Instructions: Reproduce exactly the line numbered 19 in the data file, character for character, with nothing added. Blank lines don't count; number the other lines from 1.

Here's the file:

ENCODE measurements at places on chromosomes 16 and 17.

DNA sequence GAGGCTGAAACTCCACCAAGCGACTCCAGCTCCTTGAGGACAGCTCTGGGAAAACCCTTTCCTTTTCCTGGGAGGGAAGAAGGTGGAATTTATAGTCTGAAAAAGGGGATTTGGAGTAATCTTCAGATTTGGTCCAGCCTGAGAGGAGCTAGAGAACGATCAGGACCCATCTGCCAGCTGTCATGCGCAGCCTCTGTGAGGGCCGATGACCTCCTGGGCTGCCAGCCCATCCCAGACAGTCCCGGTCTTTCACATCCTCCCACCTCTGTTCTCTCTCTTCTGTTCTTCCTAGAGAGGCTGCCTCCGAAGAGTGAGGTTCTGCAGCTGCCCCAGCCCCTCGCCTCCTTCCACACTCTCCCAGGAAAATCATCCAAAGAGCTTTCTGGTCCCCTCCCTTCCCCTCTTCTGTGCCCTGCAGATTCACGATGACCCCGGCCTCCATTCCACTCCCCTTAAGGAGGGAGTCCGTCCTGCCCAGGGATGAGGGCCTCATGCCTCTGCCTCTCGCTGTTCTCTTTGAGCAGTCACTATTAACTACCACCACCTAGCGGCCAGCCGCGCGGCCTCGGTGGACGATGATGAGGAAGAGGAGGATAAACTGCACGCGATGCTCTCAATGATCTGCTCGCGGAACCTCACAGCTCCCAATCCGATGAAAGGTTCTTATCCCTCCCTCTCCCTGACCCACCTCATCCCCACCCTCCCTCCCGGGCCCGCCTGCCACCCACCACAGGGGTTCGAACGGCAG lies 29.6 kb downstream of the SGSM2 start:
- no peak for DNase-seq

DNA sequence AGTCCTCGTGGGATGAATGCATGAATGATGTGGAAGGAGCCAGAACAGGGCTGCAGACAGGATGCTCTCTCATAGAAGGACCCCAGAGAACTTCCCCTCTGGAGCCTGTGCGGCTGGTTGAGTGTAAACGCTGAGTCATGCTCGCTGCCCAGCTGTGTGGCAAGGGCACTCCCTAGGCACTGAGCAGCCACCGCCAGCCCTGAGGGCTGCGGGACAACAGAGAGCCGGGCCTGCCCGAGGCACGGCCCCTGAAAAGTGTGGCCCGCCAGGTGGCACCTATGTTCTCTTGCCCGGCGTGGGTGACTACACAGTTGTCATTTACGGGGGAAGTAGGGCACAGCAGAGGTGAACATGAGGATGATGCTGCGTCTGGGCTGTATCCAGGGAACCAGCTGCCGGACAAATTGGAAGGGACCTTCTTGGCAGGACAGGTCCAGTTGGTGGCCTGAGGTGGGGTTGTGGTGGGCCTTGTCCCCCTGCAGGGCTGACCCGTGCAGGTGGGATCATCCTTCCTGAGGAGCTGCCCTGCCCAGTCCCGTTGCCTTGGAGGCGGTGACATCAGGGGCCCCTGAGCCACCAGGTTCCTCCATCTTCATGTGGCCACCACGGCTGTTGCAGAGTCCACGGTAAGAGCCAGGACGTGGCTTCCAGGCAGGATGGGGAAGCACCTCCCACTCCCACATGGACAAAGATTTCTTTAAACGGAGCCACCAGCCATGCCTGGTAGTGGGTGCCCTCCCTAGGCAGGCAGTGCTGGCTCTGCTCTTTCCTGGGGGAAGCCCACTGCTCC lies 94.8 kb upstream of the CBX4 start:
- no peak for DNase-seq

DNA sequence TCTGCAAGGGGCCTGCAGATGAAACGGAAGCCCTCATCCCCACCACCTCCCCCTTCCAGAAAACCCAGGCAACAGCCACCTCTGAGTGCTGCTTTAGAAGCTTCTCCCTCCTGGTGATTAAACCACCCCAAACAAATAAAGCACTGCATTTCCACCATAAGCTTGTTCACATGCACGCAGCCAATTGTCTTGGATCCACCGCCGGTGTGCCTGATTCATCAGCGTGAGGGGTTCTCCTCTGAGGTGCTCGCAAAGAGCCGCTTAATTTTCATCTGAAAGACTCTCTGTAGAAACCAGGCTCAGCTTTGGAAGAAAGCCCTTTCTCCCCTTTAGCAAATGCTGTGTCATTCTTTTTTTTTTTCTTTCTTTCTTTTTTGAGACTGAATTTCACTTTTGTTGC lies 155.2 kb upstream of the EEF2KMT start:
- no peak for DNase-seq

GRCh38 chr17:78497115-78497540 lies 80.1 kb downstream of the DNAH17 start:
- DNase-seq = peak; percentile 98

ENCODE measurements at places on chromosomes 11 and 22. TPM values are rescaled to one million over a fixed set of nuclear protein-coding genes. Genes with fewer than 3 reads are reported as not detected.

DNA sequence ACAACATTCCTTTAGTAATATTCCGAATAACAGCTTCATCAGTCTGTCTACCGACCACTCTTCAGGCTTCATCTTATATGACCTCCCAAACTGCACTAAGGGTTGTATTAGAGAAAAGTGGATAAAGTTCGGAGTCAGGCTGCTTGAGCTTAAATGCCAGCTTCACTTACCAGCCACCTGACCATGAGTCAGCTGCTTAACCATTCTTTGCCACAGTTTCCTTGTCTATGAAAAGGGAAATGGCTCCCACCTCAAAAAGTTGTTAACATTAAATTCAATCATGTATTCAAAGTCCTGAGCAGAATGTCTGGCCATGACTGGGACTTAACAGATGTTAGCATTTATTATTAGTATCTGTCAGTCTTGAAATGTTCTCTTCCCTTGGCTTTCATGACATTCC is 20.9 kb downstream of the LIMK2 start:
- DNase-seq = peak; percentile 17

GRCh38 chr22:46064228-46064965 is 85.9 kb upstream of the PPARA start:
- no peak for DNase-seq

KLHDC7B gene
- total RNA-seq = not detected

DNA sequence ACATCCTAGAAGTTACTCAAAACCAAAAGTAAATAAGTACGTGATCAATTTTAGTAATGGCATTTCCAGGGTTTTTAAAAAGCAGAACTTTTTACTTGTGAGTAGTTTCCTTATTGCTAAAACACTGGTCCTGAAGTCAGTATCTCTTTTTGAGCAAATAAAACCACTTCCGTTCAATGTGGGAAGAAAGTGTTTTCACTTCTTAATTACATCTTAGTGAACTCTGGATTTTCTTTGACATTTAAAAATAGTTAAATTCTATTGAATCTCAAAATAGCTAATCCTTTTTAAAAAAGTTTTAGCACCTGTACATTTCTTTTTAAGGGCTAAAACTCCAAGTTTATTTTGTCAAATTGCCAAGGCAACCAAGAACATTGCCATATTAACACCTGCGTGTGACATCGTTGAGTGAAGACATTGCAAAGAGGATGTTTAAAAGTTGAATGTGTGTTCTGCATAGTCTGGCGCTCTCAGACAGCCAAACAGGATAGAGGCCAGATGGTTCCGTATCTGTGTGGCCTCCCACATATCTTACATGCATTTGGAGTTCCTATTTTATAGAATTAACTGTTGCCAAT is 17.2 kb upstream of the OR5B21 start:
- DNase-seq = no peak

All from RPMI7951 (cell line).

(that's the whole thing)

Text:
All from RPMI7951 (cell line).